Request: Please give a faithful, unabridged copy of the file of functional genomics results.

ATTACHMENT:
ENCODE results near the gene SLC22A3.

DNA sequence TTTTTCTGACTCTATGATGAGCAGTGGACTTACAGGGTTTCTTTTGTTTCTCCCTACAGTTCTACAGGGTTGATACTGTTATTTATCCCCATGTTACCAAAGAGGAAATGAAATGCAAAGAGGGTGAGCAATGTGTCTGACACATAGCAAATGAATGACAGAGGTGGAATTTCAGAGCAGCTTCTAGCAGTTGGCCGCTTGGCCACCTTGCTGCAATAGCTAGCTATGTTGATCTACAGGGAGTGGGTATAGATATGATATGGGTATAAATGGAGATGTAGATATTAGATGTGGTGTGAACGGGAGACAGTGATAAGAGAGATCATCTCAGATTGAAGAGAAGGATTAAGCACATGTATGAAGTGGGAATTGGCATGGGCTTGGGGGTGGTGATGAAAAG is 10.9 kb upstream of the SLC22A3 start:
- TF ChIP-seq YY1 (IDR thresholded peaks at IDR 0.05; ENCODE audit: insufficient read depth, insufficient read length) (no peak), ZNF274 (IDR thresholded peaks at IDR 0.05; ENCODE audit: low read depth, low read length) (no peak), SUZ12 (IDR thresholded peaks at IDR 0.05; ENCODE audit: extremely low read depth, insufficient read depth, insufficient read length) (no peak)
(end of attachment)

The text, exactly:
ENCODE results near the gene SLC22A3.

DNA sequence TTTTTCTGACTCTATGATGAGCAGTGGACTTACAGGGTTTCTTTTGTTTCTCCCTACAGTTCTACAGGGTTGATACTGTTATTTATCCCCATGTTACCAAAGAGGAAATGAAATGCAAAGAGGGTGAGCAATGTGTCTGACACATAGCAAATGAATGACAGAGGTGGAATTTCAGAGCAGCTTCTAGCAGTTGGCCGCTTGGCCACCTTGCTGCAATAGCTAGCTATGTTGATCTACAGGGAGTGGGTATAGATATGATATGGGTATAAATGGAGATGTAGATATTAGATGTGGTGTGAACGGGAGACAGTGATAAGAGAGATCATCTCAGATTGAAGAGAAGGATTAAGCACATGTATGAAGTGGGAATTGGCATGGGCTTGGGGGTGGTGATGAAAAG is 10.9 kb upstream of the SLC22A3 start:
- TF ChIP-seq YY1 (IDR thresholded peaks at IDR 0.05; ENCODE audit: insufficient read depth, insufficient read length) (no peak), ZNF274 (IDR thresholded peaks at IDR 0.05; ENCODE audit: low read depth, low read length) (no peak), SUZ12 (IDR thresholded peaks at IDR 0.05; ENCODE audit: extremely low read depth, insufficient read depth, insufficient read length) (no peak)